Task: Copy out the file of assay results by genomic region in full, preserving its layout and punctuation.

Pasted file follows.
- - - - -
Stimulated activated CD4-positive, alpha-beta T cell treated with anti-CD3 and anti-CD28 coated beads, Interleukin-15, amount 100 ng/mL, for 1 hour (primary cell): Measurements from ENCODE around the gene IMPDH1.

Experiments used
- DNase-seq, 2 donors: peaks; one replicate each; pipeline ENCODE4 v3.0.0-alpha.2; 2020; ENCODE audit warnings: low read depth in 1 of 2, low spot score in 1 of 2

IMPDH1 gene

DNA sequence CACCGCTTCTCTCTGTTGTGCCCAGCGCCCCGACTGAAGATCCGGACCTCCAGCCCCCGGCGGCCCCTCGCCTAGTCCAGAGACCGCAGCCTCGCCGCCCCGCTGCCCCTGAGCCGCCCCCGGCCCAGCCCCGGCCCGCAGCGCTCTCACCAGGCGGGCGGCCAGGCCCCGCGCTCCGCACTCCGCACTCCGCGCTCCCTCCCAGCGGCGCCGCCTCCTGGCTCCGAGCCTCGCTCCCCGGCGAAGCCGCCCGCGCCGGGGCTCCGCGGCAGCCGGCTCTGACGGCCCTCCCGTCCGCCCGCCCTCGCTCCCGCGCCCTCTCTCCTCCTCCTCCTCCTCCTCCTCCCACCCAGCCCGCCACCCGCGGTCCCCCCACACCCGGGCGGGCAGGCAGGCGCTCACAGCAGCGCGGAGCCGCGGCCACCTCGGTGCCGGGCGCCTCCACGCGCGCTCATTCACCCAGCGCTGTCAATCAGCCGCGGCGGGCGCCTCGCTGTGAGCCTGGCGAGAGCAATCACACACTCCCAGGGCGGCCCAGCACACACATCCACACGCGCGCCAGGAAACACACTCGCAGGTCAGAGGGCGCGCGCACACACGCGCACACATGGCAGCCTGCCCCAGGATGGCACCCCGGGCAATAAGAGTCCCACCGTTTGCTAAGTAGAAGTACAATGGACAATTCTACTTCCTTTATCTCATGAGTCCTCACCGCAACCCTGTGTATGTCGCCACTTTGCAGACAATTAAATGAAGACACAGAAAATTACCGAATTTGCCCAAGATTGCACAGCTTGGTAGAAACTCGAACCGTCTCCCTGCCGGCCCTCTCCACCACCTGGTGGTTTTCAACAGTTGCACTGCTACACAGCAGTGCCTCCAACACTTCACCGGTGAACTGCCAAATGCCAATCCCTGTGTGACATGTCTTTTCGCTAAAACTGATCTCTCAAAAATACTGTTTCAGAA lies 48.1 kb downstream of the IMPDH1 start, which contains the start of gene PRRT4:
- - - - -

Stimulated activated CD4-positive, alpha-beta T cell treated with anti-CD3 and anti-CD28 coated beads, Interleukin-15, amount 100 ng/mL, for 1 hour (primary cell): Measurements from ENCODE around the gene IMPDH1.

Experiments used
- DNase-seq, 2 donors: peaks; one replicate each; pipeline ENCODE4 v3.0.0-alpha.2; 2020; ENCODE audit warnings: low read depth in 1 of 2, low spot score in 1 of 2

IMPDH1 gene

DNA sequence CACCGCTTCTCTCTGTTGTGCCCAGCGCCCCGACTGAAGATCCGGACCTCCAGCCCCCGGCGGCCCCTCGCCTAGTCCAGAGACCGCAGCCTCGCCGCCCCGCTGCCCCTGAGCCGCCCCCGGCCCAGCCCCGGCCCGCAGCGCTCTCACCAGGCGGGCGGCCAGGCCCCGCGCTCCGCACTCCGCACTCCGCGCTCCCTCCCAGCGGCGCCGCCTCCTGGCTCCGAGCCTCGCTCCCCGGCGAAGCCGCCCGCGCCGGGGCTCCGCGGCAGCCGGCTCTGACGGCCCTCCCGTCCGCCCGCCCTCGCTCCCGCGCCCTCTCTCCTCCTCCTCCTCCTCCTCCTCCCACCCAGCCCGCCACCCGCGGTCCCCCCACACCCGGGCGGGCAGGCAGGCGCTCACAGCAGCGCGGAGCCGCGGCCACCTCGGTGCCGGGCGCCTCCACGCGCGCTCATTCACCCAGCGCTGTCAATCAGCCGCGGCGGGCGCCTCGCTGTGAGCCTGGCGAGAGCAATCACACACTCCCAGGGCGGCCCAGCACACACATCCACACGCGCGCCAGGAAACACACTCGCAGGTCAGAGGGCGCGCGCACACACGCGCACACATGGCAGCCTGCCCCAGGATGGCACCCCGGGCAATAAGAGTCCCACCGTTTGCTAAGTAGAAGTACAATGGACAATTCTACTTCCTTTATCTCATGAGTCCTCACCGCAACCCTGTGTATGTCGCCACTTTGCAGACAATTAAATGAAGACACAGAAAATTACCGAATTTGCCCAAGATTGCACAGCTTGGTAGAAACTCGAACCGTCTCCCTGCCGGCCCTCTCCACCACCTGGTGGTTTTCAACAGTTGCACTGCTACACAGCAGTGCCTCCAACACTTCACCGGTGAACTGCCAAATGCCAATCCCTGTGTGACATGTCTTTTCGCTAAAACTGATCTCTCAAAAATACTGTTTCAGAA lies 48.1 kb downstream of the IMPDH1 start, which contains the start of gene PRRT4: